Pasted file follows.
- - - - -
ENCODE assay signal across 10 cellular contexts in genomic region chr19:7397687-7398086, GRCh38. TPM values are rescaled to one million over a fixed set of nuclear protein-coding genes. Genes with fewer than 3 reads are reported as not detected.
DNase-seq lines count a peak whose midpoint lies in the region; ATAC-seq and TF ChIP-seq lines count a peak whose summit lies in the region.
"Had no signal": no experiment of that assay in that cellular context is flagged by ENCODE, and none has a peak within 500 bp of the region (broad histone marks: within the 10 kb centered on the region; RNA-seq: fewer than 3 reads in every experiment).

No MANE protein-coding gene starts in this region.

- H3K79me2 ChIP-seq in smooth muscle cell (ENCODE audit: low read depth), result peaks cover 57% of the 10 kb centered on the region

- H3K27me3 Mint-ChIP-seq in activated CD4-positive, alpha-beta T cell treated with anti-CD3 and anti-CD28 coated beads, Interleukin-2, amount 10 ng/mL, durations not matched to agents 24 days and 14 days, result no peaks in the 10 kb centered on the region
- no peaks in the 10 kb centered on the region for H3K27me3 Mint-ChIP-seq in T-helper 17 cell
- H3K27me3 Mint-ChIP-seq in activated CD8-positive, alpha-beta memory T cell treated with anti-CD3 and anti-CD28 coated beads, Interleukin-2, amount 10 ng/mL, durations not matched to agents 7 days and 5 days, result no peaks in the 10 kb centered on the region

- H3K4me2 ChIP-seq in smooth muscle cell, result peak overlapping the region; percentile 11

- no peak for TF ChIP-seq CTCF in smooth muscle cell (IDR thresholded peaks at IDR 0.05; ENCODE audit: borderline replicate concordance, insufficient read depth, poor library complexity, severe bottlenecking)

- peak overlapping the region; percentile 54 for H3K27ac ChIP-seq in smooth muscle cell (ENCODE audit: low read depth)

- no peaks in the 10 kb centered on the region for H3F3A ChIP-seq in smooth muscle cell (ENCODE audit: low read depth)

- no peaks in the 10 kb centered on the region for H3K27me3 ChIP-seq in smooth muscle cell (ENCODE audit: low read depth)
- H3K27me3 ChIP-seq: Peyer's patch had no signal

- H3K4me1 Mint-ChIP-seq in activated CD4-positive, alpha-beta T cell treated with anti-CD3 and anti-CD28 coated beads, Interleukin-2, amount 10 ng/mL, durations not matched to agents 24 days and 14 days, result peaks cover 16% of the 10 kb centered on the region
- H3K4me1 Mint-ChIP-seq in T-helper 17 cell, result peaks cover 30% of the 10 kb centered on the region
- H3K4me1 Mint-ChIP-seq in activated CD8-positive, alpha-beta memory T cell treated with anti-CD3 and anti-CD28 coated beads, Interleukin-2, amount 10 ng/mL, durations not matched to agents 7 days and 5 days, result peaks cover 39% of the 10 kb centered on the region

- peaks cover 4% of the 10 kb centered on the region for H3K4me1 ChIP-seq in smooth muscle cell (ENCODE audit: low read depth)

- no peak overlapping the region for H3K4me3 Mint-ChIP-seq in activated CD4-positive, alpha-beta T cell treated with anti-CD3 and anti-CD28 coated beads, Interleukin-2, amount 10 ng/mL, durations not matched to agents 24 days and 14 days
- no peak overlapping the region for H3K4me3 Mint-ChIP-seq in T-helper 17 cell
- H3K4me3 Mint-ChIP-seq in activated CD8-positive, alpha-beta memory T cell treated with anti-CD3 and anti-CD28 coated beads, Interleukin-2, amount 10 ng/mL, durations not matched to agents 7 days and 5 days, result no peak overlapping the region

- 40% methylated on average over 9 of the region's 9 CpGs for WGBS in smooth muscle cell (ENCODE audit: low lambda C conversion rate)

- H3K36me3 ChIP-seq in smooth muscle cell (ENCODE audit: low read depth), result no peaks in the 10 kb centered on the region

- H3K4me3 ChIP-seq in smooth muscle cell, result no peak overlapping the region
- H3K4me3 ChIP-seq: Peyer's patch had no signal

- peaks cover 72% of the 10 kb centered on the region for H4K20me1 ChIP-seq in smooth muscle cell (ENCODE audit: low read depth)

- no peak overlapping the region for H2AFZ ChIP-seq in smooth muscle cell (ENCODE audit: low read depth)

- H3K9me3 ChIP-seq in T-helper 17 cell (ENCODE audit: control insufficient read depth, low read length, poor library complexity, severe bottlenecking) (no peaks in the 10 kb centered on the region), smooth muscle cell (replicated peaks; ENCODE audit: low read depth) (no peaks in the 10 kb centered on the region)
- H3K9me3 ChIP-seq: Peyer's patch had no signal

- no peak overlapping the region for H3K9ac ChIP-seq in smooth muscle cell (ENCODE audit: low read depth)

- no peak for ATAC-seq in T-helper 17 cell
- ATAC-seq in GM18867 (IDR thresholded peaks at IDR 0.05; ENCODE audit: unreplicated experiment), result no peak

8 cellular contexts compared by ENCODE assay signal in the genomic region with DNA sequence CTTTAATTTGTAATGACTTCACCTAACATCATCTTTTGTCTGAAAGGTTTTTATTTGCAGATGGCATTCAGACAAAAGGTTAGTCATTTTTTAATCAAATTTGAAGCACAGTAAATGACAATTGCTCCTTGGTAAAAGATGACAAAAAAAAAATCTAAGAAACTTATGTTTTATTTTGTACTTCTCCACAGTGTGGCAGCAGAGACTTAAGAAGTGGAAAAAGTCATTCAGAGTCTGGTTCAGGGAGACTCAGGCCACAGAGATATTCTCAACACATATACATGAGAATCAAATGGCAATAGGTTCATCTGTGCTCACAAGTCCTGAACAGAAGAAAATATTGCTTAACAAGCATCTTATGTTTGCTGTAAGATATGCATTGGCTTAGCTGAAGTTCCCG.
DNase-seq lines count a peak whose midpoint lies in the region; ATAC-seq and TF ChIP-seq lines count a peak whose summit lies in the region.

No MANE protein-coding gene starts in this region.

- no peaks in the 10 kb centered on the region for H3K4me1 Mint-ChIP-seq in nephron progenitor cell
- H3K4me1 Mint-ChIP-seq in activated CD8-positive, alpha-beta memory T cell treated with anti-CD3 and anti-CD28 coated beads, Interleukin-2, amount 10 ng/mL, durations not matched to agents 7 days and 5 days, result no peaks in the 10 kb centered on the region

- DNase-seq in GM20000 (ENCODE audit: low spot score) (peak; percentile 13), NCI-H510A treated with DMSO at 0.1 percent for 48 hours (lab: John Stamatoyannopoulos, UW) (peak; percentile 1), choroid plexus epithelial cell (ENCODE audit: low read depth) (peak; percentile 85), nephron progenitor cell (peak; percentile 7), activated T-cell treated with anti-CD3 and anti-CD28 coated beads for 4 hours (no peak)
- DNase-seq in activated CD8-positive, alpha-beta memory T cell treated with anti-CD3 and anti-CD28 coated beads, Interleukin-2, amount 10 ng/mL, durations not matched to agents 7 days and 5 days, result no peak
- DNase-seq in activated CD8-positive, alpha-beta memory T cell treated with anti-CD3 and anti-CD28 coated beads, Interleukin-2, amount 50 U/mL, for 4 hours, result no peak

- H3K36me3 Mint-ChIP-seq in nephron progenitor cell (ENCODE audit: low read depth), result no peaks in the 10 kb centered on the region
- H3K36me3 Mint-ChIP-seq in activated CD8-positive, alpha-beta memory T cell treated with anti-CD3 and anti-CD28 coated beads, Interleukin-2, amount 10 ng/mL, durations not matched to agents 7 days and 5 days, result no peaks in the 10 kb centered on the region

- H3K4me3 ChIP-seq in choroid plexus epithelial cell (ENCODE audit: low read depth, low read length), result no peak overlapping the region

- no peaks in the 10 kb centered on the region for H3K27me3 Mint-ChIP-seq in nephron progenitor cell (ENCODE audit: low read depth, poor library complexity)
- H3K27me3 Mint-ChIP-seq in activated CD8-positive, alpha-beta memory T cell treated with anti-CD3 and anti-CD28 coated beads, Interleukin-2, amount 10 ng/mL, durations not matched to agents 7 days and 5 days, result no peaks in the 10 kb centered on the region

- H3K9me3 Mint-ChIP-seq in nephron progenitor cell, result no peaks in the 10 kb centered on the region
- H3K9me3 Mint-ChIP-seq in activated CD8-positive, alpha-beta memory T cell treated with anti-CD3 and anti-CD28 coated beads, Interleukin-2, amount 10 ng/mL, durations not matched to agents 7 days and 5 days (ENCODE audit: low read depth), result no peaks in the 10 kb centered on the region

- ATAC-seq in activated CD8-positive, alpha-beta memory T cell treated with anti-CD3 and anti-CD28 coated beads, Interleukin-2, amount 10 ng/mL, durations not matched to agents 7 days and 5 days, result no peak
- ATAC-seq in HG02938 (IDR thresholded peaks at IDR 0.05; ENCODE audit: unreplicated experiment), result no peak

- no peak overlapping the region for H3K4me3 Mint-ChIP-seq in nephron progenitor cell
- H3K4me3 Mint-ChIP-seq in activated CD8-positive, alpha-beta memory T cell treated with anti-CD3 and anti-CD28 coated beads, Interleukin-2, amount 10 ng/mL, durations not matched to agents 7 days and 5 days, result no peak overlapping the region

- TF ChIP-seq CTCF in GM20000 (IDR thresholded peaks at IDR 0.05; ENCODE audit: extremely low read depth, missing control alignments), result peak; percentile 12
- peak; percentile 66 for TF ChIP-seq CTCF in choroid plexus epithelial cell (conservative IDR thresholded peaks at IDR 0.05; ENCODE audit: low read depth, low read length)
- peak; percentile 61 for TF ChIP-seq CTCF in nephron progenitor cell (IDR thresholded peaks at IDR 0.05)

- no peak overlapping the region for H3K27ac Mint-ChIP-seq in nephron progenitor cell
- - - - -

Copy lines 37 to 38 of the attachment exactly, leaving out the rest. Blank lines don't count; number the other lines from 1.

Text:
- H3K4me1 Mint-ChIP-seq in activated CD8-positive, alpha-beta memory T cell treated with anti-CD3 and anti-CD28 coated beads, Interleukin-2, amount 10 ng/mL, durations not matched to agents 7 days and 5 days, result no peaks in the 10 kb centered on the region

- DNase-seq in GM20000 (ENCODE audit: low spot score) (peak; percentile 13), NCI-H510A treated with DMSO at 0.1 percent for 48 hours (lab: John Stamatoyannopoulos, UW) (peak; percentile 1), choroid plexus epithelial cell (ENCODE audit: low read depth) (peak; percentile 85), nephron progenitor cell (peak; percentile 7), activated T-cell treated with anti-CD3 and anti-CD28 coated beads for 4 hours (no peak)